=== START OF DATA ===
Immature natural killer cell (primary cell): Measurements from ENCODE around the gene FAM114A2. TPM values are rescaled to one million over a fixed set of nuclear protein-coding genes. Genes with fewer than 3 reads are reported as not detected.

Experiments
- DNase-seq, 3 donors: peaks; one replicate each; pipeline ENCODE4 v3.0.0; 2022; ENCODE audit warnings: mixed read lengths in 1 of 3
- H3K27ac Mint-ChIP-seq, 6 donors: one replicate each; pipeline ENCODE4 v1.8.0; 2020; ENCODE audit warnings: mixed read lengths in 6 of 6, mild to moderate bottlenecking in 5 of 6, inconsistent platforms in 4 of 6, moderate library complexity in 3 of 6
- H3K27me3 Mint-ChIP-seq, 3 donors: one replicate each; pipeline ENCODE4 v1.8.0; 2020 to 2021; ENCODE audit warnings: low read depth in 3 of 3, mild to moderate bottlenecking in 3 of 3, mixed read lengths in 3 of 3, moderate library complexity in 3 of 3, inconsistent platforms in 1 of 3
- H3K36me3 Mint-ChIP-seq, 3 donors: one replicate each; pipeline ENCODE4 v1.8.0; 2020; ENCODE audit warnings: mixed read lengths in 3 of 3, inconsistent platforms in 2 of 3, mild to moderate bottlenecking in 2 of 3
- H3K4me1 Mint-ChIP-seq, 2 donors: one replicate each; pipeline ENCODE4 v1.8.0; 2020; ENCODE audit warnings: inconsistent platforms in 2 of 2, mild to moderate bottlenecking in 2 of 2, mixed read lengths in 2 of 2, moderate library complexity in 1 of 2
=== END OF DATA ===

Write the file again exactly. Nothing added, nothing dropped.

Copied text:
Immature natural killer cell (primary cell): Measurements from ENCODE around the gene FAM114A2. TPM values are rescaled to one million over a fixed set of nuclear protein-coding genes. Genes with fewer than 3 reads are reported as not detected.

Experiments
- DNase-seq, 3 donors: peaks; one replicate each; pipeline ENCODE4 v3.0.0; 2022; ENCODE audit warnings: mixed read lengths in 1 of 3
- H3K27ac Mint-ChIP-seq, 6 donors: one replicate each; pipeline ENCODE4 v1.8.0; 2020; ENCODE audit warnings: mixed read lengths in 6 of 6, mild to moderate bottlenecking in 5 of 6, inconsistent platforms in 4 of 6, moderate library complexity in 3 of 6
- H3K27me3 Mint-ChIP-seq, 3 donors: one replicate each; pipeline ENCODE4 v1.8.0; 2020 to 2021; ENCODE audit warnings: low read depth in 3 of 3, mild to moderate bottlenecking in 3 of 3, mixed read lengths in 3 of 3, moderate library complexity in 3 of 3, inconsistent platforms in 1 of 3
- H3K36me3 Mint-ChIP-seq, 3 donors: one replicate each; pipeline ENCODE4 v1.8.0; 2020; ENCODE audit warnings: mixed read lengths in 3 of 3, inconsistent platforms in 2 of 3, mild to moderate bottlenecking in 2 of 3
- H3K4me1 Mint-ChIP-seq, 2 donors: one replicate each; pipeline ENCODE4 v1.8.0; 2020; ENCODE audit warnings: inconsistent platforms in 2 of 2, mild to moderate bottlenecking in 2 of 2, mixed read lengths in 2 of 2, moderate library complexity in 1 of 2